It’s so easy to be liked… too easy, some would say.  When someone you know shares something, such as a link or a photo, you can of course make the effort to comment, but far easier just to click ‘like’, right?

A like can mean so many things… Your baby looks cute in this photo, I agree with your feelings about xxx, I find your humorous observation most enjoyable to read, I like that link too that you just shared, and that video of the kitten was too cute…

Social media for business purposes of course depends totally how much we enjoy sharing and connecting with things our friends have shared.  Perfectly legitimate businesses engage specialist social media marketers to create attractive and engaging content to disseminate… click click click goes the like button, and then a funny thing happens – that ‘liked’ piece of content gets more widely seen on Facebook.  Facebook’s algorithms, all automated, think – ‘hey, this is clearly a great piece of content, lots of people liking and commenting, we are going to make it visible in more newsfeeds, oh yeah!’  This then grows virally – if you click it, your friends see the photo in their newsfeed, they might like it too, and so on… it tips.  And if a photo has hundreds of thousands of likes, you are provably more likely to join them and click, than one without any.

Sadly, scammers and fraudsters have not failed to notice this, and a very unpleasant new business model has arisen.  And it is a business, because likes get bought and sold, Pages with high numbers of likes change hands for big money.  If you don’t believe me, try a Google search for something like ‘buy Facebook fan Page’ and see the sums involved.  There is a lot to be earned, by getting a single image which attracts thousands, even millions of likes – and the Page can then be sold and all the ‘about’ information altered, in order for the ‘new’ Page owner to appear instantly popular and well liked

I don’t have to tell you what kind of images, because you have seen them, all over Facebook.  What did your friend think was going to happen, when he (like countless others) commented ‘jump!’ when instructed to do so, on the picture of the bloke standing on the edge of a cliff..? A bit of harmless fun? Maybe, at least the only victim here is your friend, who will experience a raised volume of ads in his newsfeed once his preference is sold to the highest bidder (and doubtless moan that Facebook has ‘abused his privacy’ when this happens)

Some are a lot less harmless.  A photo of a child with Downs Syndrome or cancer  – are you heartless enough not to click like?  The Marine with the dreadful burn scars, ‘Is he a hero? Like if you agree, Ignore if you disagree!’  US Marine Merlin German did indeed receive 97% burns and horrendous disfigurement in a car bomb in Iraq in 2005, only he died in 2008 and his family have never given consent to the use of his image to farm Facebook likes in this way, they are fighting to get them taken down yet still the shocking before and after images continue to circulate – spread by users thinking they are showing him respect.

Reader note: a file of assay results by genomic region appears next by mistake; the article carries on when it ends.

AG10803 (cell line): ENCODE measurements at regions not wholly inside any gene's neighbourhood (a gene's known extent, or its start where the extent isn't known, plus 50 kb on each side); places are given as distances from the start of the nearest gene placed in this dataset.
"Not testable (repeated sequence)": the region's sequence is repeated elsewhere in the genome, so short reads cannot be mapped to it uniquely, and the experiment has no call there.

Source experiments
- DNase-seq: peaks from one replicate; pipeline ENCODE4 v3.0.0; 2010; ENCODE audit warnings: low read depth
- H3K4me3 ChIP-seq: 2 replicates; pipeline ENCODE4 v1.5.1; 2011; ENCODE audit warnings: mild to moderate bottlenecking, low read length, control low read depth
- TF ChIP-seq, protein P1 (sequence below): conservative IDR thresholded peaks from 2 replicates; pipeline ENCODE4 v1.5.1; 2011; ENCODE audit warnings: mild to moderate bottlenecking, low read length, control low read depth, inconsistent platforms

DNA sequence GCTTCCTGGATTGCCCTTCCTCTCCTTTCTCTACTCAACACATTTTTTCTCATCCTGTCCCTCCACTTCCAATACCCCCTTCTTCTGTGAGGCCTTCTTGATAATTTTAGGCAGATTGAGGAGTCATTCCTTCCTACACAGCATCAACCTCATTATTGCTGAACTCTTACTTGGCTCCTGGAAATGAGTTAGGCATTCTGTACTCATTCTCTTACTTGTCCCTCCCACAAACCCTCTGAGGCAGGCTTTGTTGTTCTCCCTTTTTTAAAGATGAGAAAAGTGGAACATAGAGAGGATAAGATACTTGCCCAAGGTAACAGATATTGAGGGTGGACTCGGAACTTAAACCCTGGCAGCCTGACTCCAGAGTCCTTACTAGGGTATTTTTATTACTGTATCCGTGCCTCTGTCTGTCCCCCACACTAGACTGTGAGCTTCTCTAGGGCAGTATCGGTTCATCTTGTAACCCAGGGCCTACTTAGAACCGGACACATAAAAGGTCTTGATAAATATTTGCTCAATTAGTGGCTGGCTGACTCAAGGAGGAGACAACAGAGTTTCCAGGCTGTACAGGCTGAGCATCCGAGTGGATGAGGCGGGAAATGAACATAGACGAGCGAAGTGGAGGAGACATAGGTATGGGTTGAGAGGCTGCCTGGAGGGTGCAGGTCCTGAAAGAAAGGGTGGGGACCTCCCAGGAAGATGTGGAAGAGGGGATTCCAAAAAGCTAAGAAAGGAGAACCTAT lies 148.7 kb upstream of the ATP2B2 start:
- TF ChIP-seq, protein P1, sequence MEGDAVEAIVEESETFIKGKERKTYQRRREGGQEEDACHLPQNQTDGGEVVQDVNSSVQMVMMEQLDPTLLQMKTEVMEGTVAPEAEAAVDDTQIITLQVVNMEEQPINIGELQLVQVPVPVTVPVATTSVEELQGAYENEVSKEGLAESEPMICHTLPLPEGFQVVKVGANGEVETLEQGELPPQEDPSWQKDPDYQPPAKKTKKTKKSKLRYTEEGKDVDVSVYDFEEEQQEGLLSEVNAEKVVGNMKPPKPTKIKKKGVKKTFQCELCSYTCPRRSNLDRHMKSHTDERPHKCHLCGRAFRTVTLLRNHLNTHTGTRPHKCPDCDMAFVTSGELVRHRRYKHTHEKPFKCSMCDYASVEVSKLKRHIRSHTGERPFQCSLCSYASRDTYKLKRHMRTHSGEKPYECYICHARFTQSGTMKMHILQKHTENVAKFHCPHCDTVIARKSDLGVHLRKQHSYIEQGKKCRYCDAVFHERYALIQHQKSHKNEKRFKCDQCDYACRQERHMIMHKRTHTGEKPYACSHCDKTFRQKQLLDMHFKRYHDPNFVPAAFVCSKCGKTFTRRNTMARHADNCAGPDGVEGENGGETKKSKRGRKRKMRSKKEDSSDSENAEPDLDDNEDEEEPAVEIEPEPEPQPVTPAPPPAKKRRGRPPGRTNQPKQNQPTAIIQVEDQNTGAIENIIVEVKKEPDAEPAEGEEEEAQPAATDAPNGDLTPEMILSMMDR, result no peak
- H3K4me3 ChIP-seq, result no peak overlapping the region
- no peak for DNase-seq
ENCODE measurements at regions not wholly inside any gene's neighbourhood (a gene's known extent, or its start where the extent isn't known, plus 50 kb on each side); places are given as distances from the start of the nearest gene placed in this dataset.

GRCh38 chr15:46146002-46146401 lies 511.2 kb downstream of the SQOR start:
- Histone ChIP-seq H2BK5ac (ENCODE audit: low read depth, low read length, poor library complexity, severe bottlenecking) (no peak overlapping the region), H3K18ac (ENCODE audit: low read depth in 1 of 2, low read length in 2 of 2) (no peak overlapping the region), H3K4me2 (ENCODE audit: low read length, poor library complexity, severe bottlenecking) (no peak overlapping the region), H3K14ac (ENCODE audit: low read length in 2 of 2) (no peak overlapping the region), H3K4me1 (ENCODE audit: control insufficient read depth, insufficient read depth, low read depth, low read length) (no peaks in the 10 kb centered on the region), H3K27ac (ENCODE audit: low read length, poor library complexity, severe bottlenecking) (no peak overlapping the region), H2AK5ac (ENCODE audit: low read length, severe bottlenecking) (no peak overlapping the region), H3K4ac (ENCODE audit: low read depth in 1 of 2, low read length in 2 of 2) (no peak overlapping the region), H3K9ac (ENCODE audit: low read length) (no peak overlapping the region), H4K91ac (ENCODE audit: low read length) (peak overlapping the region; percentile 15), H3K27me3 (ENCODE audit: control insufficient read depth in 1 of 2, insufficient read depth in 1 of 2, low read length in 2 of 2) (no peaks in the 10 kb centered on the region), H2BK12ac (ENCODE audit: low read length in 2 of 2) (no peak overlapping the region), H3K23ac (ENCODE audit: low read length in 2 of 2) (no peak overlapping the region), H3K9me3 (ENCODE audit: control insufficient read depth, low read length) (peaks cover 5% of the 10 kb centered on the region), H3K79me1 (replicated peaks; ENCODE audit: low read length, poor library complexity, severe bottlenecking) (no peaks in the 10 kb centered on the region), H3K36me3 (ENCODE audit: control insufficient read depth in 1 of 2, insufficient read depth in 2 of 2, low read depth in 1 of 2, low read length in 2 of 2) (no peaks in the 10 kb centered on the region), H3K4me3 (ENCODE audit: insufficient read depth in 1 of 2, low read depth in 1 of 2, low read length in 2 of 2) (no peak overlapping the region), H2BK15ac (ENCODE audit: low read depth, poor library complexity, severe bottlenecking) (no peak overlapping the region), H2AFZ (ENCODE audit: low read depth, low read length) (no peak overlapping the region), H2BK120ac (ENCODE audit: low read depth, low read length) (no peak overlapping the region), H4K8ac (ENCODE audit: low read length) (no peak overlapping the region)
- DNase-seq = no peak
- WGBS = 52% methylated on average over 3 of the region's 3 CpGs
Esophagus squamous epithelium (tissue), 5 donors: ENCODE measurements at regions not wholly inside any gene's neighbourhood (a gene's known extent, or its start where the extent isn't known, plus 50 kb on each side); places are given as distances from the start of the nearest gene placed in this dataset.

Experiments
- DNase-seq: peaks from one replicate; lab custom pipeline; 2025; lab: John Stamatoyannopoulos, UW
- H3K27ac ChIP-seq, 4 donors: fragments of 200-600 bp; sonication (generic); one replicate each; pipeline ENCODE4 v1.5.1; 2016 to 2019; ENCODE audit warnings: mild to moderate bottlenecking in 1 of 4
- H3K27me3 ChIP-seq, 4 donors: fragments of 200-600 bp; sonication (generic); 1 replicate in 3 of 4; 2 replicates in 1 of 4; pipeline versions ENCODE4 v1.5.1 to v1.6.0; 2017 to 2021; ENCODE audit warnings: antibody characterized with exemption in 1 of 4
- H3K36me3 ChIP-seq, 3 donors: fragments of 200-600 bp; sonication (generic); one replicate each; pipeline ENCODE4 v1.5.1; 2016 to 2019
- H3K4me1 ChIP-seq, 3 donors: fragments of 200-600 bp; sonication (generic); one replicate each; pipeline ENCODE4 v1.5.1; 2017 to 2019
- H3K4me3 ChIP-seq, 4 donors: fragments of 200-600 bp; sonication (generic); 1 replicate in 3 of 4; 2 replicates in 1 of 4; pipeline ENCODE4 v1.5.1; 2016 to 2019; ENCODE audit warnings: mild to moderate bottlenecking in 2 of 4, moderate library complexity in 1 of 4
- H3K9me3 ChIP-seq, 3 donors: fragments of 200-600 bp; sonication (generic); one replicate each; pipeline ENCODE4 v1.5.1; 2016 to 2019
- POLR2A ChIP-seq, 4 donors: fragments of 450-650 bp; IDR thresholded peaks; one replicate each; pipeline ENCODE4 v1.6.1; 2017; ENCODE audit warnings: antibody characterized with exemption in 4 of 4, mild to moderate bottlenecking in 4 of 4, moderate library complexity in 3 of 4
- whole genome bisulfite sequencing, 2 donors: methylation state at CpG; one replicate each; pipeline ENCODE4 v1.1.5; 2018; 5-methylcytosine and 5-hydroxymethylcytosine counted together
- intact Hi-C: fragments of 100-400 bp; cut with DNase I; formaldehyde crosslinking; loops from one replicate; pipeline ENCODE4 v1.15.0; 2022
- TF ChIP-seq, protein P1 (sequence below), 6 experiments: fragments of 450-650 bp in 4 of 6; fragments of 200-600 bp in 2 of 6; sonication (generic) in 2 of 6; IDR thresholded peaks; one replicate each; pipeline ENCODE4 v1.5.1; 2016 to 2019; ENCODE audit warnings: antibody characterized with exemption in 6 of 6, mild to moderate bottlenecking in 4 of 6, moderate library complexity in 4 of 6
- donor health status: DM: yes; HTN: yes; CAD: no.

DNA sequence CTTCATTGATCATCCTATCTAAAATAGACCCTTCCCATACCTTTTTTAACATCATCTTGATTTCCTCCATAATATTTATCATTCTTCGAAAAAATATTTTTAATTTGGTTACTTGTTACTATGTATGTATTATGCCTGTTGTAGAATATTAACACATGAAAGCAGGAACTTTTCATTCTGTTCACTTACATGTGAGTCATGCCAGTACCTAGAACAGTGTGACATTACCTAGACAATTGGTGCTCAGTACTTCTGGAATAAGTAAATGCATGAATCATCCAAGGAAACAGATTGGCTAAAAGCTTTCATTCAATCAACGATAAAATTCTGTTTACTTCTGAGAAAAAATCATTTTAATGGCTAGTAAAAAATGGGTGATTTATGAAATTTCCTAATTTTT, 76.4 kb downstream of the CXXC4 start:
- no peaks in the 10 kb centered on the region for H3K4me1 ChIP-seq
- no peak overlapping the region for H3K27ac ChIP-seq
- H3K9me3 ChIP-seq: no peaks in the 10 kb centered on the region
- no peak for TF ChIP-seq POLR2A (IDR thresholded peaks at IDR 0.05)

A blogger in Australia was astonished to find a picture of her daughter circulating in a like-farm scam on Facebook, with a false name and the words ‘This is my sister Mallory.  She has Down syndrome (sic), and doesn’t think she’s beautiful. Please like this photo so I can show her later that she truly is beautiful.”  Her daughter’s image had been scraped from the web and used to gain likes in a sickening way, that caused ongoing problems for an innocent family.  Like anything that spreads in a viral way, these things are all but impossible to contain and eradicate once they are out in the wild.  Of course a like is a click, it costs you nothing, and so many people think nothing of it.  But dead Marines and disabled children cannot give informed consent to their images being used in this way.

And what about the baby needing a heart transplant, propagated by the million under the absurd myth that if it gets enough likes and shares, Facebook will pay for a lifesaving operation?  Does anyone truly believe Facebook allocates its philanthropy in this way? “Oh well I wasn’t sure, but I liked it and shared it anyway, because it can’t hurt anyone!”  Really? Well that looks to me a lot like a photo of a real baby in an incubator, I wonder whether the family gave informed consent to have this image plastered all over the biggest website in the world for someone else’s financial gain?

There are a number of organisations that keep a responsible and responsive watch on this kind of activity, acting fast to flag up new scams and hoaxes – this makes it extremely easy to check, before you act.  It’s a horrible to have to think that when you see something new rapidly gaining traction in social media, you really should ask yourself who could be gaining by it at the same time – and if you think it could possibly be a hoax or a scam simply copy a chunk of text from the posting and slap the whole thing in to Google to check – this may take you about 8 seconds instead of the 1 it takes to click ‘Like’, but if you get a screenful of results from snopes.com, hoax-slayer.com, Sophos.com or thatsnonsense.com debunking the message, then you know you really should NOT like, share or comment (all of these sites are well worth Liking on Facebook, incidentally, to keep abreast of the latest scams)

Next time you see anything on Facebook exhorting or emotionally blackmailing you into interacting with it, why not show real ‘respect’ by checking it is legitimate before you pass it on.  Because otherwise it’s highly likely you will only be making a fast buck for a scammer, not helping cure cancer, respect veterans, find missing children or support good causes.

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